Step Therapy Programs
Step Therapy programs are a type of prior authorization that applies to both traditional and specialty drugs. The program is designed to make sure that patients have at least tried a less expensive drug that’s proven effectiveness for a specific condition before moving onto a more expensive drug.
Prior Authorization Programs
Prior Authorization is a cost-savings feature that helps ensure the appropriate use of prescription drugs. Prior Authorizations is designed to prevent improper prescribing or use of certain drugs.
PBMs are also responsible for implementing other important programs designed to improve health outcomes such as: reducing waste and increasing adherence, managing high cost and high complexity specialty medications, and clinical drug management.
How do PBMs work with Employers?
When an employer signs a contract with a PBM to design and maintain a prescription benefits plan, they typically contract for a three-year relationship together. During the initial discovery phase, both parties work together, and in some cases with brokers and industry experts, to build their ideal pharmacy benefit plan by choosing from different deductibles, copayments, coinsurances, and clinical programs.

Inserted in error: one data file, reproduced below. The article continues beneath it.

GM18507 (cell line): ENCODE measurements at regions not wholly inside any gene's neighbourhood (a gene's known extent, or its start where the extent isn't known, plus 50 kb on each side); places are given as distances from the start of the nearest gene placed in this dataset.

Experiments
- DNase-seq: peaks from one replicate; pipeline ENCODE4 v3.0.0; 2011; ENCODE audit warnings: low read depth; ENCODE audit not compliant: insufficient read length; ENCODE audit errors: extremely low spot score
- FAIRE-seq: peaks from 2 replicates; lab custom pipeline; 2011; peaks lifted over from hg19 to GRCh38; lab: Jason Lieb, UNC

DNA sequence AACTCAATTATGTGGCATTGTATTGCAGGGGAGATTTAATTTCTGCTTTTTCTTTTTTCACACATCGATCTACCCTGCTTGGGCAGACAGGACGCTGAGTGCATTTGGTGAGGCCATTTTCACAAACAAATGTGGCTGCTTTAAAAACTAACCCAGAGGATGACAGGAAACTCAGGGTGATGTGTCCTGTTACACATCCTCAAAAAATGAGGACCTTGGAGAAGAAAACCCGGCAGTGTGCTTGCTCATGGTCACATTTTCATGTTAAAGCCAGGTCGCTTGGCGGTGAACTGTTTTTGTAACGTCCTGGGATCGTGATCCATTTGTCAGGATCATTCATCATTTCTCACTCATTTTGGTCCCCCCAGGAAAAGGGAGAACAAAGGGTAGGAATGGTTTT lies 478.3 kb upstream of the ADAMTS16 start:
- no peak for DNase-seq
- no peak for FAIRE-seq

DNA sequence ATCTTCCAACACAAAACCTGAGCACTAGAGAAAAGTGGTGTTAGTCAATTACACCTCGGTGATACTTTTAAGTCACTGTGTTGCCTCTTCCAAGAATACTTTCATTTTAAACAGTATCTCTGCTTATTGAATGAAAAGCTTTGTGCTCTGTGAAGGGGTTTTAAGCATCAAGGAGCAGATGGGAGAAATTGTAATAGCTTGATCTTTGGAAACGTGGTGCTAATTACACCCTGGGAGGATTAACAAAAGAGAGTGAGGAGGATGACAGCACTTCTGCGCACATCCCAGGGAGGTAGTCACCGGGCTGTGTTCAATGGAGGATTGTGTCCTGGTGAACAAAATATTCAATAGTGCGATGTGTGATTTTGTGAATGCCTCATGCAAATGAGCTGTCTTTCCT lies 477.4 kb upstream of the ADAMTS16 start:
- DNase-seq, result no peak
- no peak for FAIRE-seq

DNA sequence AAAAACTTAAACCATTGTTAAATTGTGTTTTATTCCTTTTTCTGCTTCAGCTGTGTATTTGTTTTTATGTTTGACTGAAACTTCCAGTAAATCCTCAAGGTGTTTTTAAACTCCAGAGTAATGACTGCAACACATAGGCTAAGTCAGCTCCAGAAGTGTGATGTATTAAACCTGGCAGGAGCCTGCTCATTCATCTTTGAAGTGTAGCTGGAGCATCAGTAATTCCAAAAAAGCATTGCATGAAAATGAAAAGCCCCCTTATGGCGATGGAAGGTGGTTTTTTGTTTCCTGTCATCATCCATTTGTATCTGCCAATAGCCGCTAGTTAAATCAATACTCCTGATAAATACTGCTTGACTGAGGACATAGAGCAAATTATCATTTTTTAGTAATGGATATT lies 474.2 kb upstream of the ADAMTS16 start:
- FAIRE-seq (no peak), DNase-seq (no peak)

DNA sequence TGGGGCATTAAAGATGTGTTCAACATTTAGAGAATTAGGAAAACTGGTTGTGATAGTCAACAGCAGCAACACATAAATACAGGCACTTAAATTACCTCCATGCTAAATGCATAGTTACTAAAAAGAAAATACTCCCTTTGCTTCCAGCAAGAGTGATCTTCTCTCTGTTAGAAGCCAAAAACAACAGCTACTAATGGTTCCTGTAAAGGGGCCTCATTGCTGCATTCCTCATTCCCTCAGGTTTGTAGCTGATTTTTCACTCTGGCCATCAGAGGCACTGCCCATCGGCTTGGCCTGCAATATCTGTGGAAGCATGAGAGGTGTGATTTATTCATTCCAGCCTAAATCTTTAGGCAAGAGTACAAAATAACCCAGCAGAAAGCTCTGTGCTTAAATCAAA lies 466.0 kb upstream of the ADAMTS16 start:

After the plan is designed, the employer relies on the PBM to correctly administer their prescription benefits, and to educate their employees about their coverage. PBMs typically offer call centers for member support and can answer questions about the in-network pharmacies or different copayments for different drugs. Most PBMs also offer websites or apps that offer easy access to information about eligibility, refills, pricing, and coverage rules.
Throughout the contract, PBMs are responsible for four main components of the agreement:
PBMs are responsible for processing and paying prescription drug claims within a prescription benefits plan.